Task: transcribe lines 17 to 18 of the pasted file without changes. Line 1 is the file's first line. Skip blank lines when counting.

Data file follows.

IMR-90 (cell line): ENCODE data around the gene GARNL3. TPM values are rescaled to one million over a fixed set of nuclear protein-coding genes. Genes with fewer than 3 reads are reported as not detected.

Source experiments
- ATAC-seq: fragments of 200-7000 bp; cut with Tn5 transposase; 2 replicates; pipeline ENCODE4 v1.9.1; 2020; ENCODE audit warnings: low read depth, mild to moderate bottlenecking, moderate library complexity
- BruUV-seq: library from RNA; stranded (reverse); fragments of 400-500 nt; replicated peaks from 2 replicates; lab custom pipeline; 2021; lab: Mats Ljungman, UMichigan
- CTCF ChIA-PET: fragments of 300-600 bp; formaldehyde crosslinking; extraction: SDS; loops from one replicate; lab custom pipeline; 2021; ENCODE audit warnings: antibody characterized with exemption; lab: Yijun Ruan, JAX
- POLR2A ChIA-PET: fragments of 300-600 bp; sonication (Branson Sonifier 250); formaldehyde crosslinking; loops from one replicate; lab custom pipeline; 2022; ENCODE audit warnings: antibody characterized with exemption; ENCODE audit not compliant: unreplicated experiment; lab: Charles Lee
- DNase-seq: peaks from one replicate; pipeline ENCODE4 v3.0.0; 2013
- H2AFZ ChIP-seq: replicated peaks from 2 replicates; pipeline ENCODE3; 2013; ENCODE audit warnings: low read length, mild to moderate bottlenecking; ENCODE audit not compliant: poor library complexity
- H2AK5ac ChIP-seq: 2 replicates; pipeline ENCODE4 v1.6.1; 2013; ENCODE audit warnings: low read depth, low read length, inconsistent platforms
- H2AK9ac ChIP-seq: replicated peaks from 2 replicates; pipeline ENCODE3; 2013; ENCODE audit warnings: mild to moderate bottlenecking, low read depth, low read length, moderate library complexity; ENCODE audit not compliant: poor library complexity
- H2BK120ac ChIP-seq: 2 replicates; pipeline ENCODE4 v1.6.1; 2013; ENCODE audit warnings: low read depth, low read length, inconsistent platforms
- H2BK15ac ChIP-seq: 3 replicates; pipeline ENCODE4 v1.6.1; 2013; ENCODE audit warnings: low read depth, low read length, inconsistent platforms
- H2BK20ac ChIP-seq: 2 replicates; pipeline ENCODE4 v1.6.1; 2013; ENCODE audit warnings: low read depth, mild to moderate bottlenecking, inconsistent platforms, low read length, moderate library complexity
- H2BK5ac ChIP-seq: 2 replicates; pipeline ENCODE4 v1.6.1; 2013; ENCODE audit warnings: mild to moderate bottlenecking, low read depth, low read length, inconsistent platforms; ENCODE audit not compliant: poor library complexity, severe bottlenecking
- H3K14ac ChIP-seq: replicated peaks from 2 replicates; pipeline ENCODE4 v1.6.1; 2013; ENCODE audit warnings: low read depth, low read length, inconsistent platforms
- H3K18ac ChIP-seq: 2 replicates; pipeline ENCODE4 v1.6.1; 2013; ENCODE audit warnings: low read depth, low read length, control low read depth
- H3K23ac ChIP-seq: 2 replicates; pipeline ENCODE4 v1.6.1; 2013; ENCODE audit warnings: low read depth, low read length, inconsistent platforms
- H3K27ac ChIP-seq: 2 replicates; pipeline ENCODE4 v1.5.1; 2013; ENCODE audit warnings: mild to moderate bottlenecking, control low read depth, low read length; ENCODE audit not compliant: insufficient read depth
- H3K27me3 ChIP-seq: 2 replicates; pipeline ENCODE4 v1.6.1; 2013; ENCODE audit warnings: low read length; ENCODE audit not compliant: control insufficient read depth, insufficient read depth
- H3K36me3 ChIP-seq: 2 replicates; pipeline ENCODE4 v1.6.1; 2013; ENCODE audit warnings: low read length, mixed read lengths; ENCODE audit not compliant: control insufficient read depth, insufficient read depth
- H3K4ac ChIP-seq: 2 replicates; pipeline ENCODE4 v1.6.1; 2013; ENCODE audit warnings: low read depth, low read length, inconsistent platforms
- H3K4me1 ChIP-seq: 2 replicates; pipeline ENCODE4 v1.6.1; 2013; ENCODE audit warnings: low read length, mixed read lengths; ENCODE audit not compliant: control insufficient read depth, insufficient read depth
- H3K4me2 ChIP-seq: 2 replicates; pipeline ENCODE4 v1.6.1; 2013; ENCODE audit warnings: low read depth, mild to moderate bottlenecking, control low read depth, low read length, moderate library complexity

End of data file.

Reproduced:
- H3K23ac ChIP-seq: 2 replicates; pipeline ENCODE4 v1.6.1; 2013; ENCODE audit warnings: low read depth, low read length, inconsistent platforms
- H3K27ac ChIP-seq: 2 replicates; pipeline ENCODE4 v1.5.1; 2013; ENCODE audit warnings: mild to moderate bottlenecking, control low read depth, low read length; ENCODE audit not compliant: insufficient read depth